Paratene was a bright pupil and his teachers had been talking to him about taking law or medicine when he graduated. Instead, he sent a letter to the Mercury’s founding director, Tony Richardson, asking if he could come and work with him. He was given an appointment with Richardson, where he told the director he wanted to leave school and start work straight away.
‘‘He must have thought I was hilarious,’’ Paratene says.
Richardson looked over Paratene’s reports and gave him a plan: finish school, then go to drama school. When he graduated, they’d talk again.
Paratene took his advice, becoming the New Zealand Drama School’s first Maori graduate in the process. At his graduation, Richardson offered him a job.
Paratene’s time at the Mercury saw him apprenticed to the likes of George Henare and Ian Mune. He’s quick to recall Mune’s ‘‘incredible’’ turn as Macbeth, and Henare’s sublime King Lear – to date, one of the best he’s seen.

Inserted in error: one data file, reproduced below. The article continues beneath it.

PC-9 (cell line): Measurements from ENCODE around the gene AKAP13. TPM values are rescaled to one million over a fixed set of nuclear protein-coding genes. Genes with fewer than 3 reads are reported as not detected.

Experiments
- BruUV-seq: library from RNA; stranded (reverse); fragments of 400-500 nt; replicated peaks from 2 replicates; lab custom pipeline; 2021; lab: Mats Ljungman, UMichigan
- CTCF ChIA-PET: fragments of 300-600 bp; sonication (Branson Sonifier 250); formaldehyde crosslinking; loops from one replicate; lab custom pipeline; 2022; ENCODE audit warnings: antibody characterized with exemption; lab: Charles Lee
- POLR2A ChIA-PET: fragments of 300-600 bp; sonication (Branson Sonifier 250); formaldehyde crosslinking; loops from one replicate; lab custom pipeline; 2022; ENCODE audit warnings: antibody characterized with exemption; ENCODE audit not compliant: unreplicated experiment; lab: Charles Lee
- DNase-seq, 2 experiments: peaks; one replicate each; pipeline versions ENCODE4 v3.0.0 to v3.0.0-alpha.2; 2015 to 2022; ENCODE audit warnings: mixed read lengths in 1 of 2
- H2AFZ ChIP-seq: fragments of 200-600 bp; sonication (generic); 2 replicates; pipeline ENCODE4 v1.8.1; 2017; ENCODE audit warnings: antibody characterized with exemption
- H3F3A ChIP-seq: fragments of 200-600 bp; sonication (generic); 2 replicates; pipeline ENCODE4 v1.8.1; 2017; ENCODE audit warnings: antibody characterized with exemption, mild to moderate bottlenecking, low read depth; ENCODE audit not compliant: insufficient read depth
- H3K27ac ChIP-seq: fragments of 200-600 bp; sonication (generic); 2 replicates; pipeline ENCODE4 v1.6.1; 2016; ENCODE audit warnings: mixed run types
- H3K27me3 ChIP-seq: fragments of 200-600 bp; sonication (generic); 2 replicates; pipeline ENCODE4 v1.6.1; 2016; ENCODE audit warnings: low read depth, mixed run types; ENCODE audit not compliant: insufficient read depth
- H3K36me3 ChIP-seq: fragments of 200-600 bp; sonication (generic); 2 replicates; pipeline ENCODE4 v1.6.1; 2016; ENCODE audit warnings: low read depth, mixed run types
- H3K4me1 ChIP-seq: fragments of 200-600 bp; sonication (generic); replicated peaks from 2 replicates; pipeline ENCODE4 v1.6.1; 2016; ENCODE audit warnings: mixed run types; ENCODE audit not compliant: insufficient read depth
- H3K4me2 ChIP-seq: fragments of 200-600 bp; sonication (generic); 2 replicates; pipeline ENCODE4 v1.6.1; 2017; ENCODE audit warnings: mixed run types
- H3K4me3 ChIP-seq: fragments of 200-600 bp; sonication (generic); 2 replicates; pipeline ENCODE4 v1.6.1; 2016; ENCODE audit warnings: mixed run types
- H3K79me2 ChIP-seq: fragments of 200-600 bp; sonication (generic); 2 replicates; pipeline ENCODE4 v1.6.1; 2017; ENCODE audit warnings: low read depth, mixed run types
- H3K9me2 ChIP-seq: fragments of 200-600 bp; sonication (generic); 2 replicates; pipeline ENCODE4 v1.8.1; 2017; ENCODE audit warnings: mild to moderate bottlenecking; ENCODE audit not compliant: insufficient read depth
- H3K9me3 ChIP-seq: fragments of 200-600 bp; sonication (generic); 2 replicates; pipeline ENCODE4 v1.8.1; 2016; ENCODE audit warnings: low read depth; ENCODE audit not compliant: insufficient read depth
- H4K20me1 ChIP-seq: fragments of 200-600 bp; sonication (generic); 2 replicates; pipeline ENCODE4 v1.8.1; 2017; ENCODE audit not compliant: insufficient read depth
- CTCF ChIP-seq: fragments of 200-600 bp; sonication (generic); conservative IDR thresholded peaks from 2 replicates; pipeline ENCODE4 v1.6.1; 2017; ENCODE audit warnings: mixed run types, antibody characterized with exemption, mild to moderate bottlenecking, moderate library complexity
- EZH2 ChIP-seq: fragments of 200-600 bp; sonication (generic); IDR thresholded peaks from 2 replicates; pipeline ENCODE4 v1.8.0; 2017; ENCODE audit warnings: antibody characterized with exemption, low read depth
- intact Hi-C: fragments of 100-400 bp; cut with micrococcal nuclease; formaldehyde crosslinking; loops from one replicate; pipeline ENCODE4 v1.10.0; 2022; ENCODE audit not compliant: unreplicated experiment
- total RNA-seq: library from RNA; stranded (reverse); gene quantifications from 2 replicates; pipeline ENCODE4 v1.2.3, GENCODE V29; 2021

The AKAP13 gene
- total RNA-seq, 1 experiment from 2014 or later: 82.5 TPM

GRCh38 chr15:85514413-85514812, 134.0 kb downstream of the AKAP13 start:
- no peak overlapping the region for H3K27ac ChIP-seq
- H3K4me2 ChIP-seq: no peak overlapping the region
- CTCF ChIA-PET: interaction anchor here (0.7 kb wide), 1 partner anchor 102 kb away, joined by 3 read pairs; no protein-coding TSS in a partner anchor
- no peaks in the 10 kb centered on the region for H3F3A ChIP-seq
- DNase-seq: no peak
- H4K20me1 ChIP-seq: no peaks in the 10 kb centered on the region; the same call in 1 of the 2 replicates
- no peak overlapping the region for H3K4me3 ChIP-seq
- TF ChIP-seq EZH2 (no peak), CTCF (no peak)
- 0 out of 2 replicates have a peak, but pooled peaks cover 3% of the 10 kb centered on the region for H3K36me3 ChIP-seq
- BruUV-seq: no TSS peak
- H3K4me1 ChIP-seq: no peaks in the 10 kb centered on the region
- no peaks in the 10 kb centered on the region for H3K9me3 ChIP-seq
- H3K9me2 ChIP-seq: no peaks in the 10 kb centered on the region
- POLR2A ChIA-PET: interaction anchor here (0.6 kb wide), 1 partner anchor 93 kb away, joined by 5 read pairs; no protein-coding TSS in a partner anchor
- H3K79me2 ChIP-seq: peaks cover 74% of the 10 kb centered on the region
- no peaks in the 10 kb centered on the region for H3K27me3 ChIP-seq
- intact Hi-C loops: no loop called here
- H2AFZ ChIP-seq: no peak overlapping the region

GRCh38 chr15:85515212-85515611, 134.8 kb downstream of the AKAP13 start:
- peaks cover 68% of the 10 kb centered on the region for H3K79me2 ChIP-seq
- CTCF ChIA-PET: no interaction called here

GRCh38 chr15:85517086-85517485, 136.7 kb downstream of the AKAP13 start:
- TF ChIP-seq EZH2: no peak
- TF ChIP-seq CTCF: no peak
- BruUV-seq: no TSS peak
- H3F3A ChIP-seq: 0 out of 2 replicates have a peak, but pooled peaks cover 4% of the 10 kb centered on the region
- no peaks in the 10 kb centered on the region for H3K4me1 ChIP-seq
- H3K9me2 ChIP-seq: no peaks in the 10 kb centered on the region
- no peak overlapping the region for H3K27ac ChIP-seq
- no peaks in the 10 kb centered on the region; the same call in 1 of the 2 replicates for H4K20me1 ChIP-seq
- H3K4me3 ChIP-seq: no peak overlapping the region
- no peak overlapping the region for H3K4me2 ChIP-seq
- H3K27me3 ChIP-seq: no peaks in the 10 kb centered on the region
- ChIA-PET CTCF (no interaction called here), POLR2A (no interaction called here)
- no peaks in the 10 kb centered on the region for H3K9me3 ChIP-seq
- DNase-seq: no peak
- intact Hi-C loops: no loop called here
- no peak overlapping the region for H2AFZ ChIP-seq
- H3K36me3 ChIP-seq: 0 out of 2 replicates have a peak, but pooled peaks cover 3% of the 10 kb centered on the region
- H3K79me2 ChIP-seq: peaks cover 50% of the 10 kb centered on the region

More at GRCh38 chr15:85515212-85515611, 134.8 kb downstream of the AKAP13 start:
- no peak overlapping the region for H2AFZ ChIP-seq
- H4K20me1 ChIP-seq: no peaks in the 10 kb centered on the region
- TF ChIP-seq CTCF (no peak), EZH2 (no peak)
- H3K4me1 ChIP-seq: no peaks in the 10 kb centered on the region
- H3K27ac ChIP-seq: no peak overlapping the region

‘‘I got to learn from the best,’’ he says.
Shakespeare has formed an important part of Paratene’s more recent career as well. In 2014, he joined the London Globe Theatre’s production of Hamlet. Over two years the production played 197 countries – nearly every country in the world.
Many of the audiences spoke little English, but that didn’t stop them enjoying the plays. Paratene remembers a particular performance in Belize, Central America, where a woman in the audience yelled out as
Shakespeare veteran Rawiri Paratene will star in two of the Pop-up Globe’s four plays.